Aug 21, 2002

Lactation and stress: protective effects of breast-feeding in humans

Stress : the International Journal on the Biology of Stress
Markus HeinrichsUlrike Ehlert

Abstract

Whilst most research on breast-feeding has been designed to assess its importance for infant health or to find a human nutrient replacement for infant formula, the effects of breast-feeding on maternal health have received little scientific attention. In several animal studies lactation has been shown to be associated with a marked blunting of physiological and behavioral responses to physical and psychological stress. However, the literature on the effects of lactation on stress in humans remains limited. This review focuses primarily on recent findings on the effects of breast-feeding on neuroendocrine and behavioral responses to acute stress exposure in lactating women. The available data suggest that breast-feeding suppresses the hypothalamic-pituitary-adrenal (HPA) axis response to physical and psychosocial stress. However, lactation in women, in contrast to lactating rats, does not seem to result in a general restraint of the endocrine stress response during the whole period of lactation. Recent data strongly suggest that the blunted HPA axis response to stress in women seems to be counterbalanced if the acute stressor, at least when of a psychosocial nature, occurs later than 1 h after suckling. Further elucidation of th...Continue Reading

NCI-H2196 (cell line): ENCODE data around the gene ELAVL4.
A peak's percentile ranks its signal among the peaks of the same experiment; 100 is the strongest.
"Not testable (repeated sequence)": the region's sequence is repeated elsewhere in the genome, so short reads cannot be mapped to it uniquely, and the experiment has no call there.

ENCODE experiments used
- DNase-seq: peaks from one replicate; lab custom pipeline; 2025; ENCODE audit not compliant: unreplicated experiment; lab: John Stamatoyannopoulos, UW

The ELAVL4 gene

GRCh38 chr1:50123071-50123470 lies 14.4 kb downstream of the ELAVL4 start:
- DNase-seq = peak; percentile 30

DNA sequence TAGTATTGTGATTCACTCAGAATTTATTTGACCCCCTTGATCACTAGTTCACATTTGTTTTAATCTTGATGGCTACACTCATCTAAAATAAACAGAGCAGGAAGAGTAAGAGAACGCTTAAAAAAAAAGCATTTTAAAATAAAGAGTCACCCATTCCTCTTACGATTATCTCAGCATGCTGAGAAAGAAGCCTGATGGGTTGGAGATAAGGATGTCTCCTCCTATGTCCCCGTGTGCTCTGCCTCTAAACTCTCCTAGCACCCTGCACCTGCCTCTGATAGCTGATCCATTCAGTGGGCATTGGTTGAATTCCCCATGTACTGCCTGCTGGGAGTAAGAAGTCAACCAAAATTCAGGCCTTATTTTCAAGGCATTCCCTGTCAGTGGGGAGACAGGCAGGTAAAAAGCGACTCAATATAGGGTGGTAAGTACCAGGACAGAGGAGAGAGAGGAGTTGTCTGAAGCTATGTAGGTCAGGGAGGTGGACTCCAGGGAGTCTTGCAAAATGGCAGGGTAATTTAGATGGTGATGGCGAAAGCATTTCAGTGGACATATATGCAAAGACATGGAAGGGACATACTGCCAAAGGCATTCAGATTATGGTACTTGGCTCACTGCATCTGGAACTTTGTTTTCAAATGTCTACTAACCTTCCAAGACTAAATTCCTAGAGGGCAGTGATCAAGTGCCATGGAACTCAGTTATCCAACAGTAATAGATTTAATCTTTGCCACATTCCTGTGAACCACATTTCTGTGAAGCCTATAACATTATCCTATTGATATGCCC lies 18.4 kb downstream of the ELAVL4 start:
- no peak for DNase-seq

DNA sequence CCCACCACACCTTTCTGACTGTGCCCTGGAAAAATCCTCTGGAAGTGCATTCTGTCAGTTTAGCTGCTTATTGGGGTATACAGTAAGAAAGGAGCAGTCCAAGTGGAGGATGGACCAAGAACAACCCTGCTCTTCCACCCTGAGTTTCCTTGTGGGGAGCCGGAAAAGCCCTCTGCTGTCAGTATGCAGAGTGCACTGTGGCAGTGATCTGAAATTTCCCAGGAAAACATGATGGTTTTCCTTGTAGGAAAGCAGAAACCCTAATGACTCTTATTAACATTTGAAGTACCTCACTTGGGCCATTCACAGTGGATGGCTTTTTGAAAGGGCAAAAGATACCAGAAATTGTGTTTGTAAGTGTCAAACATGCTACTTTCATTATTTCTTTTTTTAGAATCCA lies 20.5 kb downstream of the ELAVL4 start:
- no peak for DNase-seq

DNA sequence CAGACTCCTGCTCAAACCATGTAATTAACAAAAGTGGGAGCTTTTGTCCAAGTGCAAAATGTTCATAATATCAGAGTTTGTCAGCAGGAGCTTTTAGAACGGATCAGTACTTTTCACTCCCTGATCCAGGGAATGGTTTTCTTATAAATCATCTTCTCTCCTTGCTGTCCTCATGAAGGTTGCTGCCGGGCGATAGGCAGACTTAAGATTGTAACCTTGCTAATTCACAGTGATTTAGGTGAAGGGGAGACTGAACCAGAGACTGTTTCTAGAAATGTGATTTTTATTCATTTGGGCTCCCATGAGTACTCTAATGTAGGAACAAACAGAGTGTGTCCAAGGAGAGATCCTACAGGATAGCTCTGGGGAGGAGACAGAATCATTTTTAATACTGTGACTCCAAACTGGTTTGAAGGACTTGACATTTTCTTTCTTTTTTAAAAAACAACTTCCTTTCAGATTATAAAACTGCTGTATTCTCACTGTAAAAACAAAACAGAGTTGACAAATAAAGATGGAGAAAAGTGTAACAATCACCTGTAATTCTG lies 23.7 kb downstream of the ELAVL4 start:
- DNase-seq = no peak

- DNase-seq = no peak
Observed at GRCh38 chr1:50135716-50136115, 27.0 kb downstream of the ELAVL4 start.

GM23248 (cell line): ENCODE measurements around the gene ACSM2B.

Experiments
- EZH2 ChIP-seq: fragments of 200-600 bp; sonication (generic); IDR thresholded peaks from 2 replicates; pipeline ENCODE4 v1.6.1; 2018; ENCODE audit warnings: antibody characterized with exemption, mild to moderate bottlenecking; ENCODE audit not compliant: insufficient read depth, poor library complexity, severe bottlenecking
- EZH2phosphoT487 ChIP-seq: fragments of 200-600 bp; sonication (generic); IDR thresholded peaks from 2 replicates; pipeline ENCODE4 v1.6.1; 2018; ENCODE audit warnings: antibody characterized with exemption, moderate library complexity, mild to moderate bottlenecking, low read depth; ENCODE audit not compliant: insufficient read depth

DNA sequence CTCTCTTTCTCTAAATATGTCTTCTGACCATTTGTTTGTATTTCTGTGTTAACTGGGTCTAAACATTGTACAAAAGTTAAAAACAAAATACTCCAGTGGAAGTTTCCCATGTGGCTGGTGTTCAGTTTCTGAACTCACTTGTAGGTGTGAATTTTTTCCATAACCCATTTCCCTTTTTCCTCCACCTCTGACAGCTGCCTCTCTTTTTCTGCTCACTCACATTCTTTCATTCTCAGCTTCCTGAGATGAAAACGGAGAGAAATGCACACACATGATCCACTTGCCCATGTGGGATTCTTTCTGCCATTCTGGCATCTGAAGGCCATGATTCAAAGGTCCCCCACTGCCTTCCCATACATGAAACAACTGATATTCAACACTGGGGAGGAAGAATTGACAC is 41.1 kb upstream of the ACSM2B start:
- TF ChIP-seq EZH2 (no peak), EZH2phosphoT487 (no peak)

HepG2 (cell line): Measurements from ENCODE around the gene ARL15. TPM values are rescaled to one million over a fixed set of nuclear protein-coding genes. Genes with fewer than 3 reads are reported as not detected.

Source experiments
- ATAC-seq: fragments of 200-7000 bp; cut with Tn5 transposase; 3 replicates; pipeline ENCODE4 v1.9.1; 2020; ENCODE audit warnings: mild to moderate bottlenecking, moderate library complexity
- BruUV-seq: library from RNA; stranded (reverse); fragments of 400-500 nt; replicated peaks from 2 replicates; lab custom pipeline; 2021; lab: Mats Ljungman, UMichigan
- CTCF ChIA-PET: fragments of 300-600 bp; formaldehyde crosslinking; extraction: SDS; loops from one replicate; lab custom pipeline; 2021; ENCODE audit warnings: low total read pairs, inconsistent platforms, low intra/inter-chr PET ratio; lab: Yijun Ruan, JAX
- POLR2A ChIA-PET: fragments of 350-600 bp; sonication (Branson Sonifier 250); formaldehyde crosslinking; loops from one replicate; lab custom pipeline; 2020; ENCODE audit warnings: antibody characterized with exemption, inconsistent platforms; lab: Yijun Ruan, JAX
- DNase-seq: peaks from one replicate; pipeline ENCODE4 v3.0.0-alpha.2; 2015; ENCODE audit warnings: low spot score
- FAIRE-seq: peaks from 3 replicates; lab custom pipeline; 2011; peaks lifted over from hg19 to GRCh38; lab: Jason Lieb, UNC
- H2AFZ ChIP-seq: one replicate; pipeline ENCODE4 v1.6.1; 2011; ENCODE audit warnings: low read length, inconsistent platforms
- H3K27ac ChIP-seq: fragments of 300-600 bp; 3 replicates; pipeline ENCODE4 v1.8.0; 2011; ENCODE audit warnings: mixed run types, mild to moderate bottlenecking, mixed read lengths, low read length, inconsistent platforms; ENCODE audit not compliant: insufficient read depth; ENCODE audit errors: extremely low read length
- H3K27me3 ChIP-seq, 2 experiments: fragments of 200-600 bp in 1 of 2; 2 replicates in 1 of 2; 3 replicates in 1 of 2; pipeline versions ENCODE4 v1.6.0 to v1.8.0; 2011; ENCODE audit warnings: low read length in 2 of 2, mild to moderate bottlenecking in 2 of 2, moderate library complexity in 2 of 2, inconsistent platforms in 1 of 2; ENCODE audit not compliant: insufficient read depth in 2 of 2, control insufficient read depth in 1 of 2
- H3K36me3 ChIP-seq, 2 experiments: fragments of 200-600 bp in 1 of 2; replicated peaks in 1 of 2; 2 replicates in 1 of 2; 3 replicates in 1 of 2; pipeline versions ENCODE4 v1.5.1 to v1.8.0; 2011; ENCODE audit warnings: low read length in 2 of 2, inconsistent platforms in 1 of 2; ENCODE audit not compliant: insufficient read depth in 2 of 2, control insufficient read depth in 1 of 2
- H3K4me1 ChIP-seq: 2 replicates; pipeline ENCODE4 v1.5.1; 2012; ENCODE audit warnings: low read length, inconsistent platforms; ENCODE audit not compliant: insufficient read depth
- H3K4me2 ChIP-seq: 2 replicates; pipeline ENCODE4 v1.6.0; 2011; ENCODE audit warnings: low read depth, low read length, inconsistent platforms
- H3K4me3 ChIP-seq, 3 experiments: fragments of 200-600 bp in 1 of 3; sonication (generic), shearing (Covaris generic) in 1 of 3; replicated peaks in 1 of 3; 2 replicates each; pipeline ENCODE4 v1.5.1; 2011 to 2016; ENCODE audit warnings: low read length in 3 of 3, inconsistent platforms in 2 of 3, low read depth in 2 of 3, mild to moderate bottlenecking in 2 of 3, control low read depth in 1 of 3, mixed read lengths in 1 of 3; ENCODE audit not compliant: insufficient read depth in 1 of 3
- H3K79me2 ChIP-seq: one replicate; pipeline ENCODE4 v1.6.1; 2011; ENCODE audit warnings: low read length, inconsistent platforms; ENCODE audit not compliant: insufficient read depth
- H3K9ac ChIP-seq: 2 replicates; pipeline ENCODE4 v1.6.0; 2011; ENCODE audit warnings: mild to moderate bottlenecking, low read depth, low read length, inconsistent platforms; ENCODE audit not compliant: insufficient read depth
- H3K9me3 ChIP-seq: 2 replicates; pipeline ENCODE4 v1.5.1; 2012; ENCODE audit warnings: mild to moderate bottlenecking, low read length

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Mentioned in this Paper

Biological Adaptation to Stress
Pituitary Diseases
Hypothalamo-Hypophyseal System
Neurosecretory Systems
Endocrine System
Breast Feeding
Lactation
Adrenal Glands
Pituitary Hormonal Agents
Pituitary-Adrenal System

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